the body’s ultimate control and
information-processing center.
Glial Cells
= cells in the nervous system that support,
nourish, and protect neurons.
Frontal Lobe
= portion of the cerebral cortex lying just
behind the forehead; involved in speaking
and muscle movements and in making
plans and judgments.
Parietal Lobe
= portion of the cerebral cortex lying at the
top of the head and toward the rear;
receives sensory input for touch and body
position.
Occipital Lobe
= portion of the cerebral cortex lying at the
back of the head; includes areas that
receive information from the visual fields.
Temporal Lobe
= portion of the cerebral cortex lying roughly
above the ears; includes the auditory
areas, each receiving information primarily
from the opposite ear.
Motor Cortex
= an area at the rear of the frontal lobes that
controls voluntary movements.
Sensory Cortex
= area at the front of the parietal lobes that
registers and processes body touch and
movement sensations.
Association Areas
= areas of the cerebral cortex that are not
involved in primary motor or sensory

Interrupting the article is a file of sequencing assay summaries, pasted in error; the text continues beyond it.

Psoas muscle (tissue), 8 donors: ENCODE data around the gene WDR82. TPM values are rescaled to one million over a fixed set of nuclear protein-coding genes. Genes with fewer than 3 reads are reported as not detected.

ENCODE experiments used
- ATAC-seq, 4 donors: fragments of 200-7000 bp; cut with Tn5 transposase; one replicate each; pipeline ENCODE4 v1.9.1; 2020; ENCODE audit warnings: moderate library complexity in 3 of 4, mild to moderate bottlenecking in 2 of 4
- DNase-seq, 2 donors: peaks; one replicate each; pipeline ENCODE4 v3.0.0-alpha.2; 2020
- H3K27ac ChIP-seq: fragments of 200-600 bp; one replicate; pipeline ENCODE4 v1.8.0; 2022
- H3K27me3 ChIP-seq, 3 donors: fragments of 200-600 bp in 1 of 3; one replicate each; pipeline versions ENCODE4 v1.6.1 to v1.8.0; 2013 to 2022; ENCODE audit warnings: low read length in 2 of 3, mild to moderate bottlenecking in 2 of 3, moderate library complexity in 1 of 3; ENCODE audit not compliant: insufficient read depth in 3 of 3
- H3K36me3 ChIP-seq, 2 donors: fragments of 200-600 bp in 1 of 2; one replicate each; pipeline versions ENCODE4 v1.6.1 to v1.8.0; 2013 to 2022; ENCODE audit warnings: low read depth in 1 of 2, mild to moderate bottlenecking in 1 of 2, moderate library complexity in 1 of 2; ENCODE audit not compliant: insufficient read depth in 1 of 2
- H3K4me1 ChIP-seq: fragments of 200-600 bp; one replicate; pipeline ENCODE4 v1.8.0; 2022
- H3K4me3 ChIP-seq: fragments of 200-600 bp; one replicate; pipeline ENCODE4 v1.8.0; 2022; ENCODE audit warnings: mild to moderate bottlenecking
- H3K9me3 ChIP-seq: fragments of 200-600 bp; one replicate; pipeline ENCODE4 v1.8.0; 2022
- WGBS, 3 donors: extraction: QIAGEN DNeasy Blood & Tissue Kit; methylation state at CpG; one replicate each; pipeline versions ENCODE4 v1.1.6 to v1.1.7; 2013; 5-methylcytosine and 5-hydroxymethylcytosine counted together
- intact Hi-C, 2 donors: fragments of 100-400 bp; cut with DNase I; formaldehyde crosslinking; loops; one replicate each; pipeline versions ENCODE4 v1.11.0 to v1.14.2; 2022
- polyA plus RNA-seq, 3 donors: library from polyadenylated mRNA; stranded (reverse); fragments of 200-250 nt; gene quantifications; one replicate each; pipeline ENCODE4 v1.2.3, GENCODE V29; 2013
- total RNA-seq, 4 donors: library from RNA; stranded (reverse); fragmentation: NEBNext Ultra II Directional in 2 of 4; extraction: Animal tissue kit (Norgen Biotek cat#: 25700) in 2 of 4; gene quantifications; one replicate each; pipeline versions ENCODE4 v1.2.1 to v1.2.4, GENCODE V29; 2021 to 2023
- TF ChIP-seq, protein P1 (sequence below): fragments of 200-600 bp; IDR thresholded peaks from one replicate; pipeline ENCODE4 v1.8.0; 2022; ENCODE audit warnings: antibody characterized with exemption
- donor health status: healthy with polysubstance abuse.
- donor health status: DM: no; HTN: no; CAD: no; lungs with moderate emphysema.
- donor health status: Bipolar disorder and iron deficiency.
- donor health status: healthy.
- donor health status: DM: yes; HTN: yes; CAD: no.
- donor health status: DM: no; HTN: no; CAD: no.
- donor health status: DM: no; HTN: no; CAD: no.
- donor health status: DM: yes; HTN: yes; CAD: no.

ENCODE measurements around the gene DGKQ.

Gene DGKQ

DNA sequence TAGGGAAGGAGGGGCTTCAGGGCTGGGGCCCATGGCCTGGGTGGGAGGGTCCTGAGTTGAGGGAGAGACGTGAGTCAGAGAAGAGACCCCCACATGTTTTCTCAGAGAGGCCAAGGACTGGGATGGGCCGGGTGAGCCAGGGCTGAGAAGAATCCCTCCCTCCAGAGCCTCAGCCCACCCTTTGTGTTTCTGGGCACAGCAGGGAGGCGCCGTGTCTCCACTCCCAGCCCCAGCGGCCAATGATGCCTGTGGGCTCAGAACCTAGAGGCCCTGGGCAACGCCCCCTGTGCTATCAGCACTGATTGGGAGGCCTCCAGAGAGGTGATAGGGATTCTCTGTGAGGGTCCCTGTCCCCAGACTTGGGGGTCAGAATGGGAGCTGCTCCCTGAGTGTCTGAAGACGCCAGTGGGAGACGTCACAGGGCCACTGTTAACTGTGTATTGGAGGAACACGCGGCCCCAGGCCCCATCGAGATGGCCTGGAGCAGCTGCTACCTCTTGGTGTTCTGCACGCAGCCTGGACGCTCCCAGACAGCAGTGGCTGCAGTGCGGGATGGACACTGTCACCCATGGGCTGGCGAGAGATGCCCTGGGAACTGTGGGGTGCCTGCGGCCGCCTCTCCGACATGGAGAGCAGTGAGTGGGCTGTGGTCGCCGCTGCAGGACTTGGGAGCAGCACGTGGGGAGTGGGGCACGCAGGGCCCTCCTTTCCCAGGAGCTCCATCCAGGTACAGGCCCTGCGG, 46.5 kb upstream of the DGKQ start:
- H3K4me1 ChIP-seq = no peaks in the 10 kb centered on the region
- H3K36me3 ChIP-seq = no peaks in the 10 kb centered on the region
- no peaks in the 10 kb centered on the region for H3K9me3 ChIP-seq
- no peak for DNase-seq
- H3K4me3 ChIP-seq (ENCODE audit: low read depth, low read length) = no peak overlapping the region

functions; rather, they are involved in
higher mental functions such as learning,
remembering, thinking, and speaking.
Aphasia
= impairment of language, usually caused by
left hemisphere damage either to Broca’s
area (impairing speaking) or to Wernicke’s
area (impairing understanding).
Broca’s Area
= controls language expression that directs
the muscle movements involved in
speech.
Wernicke’s Area
= controls language reception – a brain area
involved in language comprehension and
expression; usually in the left temporal
lobe.
Plasticity
= the brain’s ability to change, especially
during childhood, by reorganizing after
damage or by building new pathways
based on experience.
Neurogenesis
= the formation of new neurons.
Corpus Callosum
= the large band of neural fibers connecting
the two brain hemispheres and carrying
messages between them.
Split Brain
= a condition resulting from surgery that
isolates the brain’s two hemispheres by
cutting the fibers (mainly those of the
corpus callosum) connecting them.
Consciousness
= our awareness of ourselves and our
environment.
Cognitive Neuroscience
= the interdisciplinary study of the brain
activity linked with cognition (including
perception, thinking, memory and
language).
Dual Processing
=the principle that information is often
simultaneously processed on separate
conscious and unconscious tracks.